Shrikant Joshi, president, Access Media, the Internet services division of Satyam Infoway, which provides Internet telephony services under the brandname Way2Call, adds: "Internet telephony had a very shaky start, with lack of clarity and poor regulation of the providers of these services. Many vested interests operated outside of the approved service providers, resulting in services of poor quality. This has affected the growth of this service, with confusion as to who is licensed to offer services, exiting of players who had jumped into it without long-term commitment, and a thriving grey market. Consumers, in the process, have been deprived of standardised services of high quality at affordable rates."

Government regulations and policy frameworks have also not helped. "The government has not allowed PC-to-phone calls and this automatically restricts the scope of Internet telephony," says Amitabh Singhal, secretary, Internet Service Providers' Association (ISPAI). "Moreover, conferencing facility has not been permitted. Since domestic PC penetration is still fairly low, conferencing makes even more sense. As of now, non-PC users have no option but to go to cyber cafes if they wish to avail of the Internet telephony facility. Moreover, old PCs have only half-duplex cards installed whereas for Internet telephony, a full duplex card is needed."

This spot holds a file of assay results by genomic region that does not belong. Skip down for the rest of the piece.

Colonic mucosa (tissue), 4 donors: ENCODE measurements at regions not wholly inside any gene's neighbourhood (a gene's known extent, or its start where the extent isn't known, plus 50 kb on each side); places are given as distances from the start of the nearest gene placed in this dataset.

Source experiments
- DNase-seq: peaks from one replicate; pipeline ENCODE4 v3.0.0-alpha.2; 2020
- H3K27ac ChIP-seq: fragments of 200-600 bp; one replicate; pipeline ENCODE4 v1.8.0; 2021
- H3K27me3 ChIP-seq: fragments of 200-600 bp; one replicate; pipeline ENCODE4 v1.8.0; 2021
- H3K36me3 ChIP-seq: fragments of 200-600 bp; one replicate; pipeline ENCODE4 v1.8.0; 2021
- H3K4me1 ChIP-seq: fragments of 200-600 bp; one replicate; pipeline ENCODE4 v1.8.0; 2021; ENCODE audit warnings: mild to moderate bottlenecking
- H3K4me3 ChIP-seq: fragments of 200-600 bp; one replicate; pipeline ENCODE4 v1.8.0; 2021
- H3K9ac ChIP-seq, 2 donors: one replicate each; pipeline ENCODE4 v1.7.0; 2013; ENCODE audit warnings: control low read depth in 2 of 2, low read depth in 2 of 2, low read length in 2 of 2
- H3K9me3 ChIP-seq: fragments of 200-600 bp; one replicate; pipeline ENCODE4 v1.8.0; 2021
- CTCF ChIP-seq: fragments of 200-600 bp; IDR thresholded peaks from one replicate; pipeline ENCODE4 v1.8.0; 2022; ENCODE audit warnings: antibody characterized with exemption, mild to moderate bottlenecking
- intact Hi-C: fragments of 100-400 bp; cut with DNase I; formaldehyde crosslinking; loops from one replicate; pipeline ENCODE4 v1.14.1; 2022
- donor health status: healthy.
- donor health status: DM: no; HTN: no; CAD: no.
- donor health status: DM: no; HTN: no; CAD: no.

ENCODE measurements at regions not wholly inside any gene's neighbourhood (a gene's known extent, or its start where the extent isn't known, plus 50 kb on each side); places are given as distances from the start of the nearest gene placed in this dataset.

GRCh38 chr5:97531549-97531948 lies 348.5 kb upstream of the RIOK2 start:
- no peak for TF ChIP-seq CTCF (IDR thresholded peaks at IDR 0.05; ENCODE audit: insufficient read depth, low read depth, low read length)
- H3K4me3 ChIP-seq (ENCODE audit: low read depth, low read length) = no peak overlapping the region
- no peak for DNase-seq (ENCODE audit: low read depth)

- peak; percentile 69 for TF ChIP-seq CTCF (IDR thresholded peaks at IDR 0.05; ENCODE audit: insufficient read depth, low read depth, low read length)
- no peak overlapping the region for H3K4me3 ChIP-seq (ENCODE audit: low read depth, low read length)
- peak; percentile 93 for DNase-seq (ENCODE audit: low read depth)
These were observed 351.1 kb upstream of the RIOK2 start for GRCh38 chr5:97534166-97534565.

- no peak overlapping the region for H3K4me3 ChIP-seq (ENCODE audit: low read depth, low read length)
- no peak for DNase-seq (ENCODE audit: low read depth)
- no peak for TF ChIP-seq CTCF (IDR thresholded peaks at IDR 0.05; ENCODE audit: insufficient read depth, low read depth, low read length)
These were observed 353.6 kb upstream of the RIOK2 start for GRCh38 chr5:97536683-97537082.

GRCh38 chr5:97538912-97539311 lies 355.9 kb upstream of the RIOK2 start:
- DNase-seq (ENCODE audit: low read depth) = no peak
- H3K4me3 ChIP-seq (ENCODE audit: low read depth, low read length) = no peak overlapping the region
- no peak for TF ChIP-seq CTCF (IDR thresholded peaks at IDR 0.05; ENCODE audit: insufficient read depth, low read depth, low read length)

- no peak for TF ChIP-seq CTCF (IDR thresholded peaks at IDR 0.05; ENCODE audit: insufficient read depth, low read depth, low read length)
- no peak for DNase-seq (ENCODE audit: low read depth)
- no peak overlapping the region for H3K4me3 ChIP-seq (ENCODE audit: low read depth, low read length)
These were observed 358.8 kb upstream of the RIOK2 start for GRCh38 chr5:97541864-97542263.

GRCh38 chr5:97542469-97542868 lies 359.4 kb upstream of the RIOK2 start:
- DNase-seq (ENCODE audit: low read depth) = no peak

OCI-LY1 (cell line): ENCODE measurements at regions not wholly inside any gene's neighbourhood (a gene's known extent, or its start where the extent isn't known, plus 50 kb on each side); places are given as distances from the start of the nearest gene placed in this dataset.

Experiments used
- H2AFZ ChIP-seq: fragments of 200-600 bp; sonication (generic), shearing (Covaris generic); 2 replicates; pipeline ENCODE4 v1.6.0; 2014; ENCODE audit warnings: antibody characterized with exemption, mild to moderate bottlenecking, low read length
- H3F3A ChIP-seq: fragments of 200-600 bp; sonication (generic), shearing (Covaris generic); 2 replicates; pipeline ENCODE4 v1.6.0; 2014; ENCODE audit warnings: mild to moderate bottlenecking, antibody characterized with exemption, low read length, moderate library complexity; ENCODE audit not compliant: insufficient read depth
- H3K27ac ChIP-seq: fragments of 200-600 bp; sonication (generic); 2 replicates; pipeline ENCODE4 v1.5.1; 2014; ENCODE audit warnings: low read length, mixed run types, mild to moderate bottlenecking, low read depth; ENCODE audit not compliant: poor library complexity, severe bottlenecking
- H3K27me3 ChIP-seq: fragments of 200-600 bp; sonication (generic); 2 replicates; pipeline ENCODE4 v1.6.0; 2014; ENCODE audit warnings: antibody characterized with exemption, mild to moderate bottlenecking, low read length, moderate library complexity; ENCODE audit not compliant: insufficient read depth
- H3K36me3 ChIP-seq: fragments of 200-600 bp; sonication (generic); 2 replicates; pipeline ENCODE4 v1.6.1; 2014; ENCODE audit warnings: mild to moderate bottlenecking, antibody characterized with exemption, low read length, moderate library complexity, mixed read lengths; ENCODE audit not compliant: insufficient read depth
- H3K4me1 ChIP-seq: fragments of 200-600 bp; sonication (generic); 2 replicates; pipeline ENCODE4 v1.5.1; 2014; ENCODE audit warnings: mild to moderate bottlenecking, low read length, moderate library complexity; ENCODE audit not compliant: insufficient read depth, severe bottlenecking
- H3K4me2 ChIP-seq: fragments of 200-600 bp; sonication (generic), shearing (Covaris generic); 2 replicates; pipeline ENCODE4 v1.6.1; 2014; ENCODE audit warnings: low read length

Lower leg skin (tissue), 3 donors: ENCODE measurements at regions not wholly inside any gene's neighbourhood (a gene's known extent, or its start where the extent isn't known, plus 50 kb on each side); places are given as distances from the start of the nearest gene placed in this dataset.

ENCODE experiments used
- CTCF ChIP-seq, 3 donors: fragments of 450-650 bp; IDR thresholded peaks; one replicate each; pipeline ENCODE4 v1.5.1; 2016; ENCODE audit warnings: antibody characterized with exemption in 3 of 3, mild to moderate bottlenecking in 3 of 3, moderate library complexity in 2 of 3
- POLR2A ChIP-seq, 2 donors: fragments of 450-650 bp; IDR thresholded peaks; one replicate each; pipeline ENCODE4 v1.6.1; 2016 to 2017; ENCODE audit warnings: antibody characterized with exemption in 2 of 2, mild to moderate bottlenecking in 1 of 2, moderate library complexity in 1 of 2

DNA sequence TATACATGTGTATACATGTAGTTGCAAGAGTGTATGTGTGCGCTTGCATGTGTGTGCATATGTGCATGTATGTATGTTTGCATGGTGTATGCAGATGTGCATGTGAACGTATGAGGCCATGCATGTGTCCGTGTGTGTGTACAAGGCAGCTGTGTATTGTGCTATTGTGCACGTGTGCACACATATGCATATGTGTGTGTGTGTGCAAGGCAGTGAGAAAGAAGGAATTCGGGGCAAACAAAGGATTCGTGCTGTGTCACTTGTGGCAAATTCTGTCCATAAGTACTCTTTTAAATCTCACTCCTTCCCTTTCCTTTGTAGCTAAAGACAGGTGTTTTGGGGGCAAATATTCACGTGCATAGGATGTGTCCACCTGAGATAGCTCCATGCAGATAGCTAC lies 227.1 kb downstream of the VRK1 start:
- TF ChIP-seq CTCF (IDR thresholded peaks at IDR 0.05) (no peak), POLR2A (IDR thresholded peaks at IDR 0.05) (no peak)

Besides, bigger ISPs with an established network and infrastructure have been blocking usage of prepaid cards of other Internet telephony service providers (ITSPs) on their network. Smaller ITSPs accuse bigger companies of trying to barricade the Net and throttle smaller players.

"Barricading the Net is an obstruction of the freedom of speech and a distortion of the Internet telephony policy of the government," says an official of a small ISP. Bigger players counter this argument by saying that the licence for Net telephony allows an ISP to provide services only to its own subscribers. According to some cyber law experts, there is no provision in the IT Act which bars an ISP from blocking a call of a card-issuing ISP. The matter stands unresolved and until a solution to this is found out fast, it will impede the growth of the sector.